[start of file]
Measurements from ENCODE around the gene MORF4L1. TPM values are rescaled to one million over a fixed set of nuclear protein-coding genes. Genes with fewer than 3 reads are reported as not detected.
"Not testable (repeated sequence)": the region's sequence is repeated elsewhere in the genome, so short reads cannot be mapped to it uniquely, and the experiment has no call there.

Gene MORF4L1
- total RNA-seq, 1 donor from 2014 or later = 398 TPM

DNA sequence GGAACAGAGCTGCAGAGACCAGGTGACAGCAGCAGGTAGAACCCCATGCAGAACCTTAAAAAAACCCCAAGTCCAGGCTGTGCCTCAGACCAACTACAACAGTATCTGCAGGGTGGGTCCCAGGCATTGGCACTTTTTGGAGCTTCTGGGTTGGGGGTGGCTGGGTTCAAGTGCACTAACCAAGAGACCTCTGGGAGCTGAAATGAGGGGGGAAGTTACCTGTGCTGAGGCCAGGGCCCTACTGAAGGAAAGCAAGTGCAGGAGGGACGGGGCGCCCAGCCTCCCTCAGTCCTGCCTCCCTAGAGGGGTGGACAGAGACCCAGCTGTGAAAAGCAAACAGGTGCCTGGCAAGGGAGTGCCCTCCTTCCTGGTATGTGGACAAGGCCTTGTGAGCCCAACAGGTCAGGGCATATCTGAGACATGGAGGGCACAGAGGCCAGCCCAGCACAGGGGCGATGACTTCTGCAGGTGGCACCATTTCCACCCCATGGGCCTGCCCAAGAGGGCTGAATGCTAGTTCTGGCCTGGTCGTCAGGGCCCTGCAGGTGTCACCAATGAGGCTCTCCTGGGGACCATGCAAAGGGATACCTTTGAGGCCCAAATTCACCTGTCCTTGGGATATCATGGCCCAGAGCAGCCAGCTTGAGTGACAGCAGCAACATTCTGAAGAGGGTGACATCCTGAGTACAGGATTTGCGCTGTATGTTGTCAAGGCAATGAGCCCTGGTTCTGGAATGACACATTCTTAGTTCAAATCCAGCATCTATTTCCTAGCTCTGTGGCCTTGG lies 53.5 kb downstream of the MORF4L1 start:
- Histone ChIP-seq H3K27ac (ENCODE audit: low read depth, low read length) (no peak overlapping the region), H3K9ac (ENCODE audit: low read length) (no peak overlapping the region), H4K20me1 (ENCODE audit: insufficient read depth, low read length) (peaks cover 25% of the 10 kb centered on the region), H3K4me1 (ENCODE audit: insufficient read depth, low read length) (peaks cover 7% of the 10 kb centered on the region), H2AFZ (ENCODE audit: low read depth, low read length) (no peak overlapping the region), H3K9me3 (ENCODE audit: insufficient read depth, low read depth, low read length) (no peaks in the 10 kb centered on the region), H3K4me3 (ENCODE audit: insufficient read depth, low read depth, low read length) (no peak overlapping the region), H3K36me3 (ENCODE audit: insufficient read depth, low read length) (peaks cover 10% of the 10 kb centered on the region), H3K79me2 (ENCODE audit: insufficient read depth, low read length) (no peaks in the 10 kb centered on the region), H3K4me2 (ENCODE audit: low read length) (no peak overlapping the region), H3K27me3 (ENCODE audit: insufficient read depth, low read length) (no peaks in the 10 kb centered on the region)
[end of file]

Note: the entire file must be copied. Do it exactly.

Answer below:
Measurements from ENCODE around the gene MORF4L1. TPM values are rescaled to one million over a fixed set of nuclear protein-coding genes. Genes with fewer than 3 reads are reported as not detected.
"Not testable (repeated sequence)": the region's sequence is repeated elsewhere in the genome, so short reads cannot be mapped to it uniquely, and the experiment has no call there.

Gene MORF4L1
- total RNA-seq, 1 donor from 2014 or later = 398 TPM

DNA sequence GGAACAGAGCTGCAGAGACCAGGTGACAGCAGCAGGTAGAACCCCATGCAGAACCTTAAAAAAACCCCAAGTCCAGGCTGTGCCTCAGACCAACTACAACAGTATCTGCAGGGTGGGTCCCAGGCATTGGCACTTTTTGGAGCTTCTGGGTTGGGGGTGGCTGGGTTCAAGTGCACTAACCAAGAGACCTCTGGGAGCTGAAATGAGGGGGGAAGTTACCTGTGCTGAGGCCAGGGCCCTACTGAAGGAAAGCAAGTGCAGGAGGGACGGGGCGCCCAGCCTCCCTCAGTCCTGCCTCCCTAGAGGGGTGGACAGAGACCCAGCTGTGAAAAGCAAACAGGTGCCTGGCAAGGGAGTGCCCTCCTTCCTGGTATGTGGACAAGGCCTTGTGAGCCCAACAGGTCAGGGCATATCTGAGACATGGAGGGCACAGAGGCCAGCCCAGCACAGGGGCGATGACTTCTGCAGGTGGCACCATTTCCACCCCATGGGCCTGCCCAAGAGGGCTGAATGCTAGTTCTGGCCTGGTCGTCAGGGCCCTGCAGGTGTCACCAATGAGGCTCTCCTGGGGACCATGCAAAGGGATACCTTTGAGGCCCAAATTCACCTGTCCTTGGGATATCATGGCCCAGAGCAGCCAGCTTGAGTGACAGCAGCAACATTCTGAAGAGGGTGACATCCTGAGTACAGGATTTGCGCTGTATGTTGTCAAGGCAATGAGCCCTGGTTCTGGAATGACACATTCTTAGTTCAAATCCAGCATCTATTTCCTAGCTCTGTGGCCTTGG lies 53.5 kb downstream of the MORF4L1 start:
- Histone ChIP-seq H3K27ac (ENCODE audit: low read depth, low read length) (no peak overlapping the region), H3K9ac (ENCODE audit: low read length) (no peak overlapping the region), H4K20me1 (ENCODE audit: insufficient read depth, low read length) (peaks cover 25% of the 10 kb centered on the region), H3K4me1 (ENCODE audit: insufficient read depth, low read length) (peaks cover 7% of the 10 kb centered on the region), H2AFZ (ENCODE audit: low read depth, low read length) (no peak overlapping the region), H3K9me3 (ENCODE audit: insufficient read depth, low read depth, low read length) (no peaks in the 10 kb centered on the region), H3K4me3 (ENCODE audit: insufficient read depth, low read depth, low read length) (no peak overlapping the region), H3K36me3 (ENCODE audit: insufficient read depth, low read length) (peaks cover 10% of the 10 kb centered on the region), H3K79me2 (ENCODE audit: insufficient read depth, low read length) (no peaks in the 10 kb centered on the region), H3K4me2 (ENCODE audit: low read length) (no peak overlapping the region), H3K27me3 (ENCODE audit: insufficient read depth, low read length) (no peaks in the 10 kb centered on the region)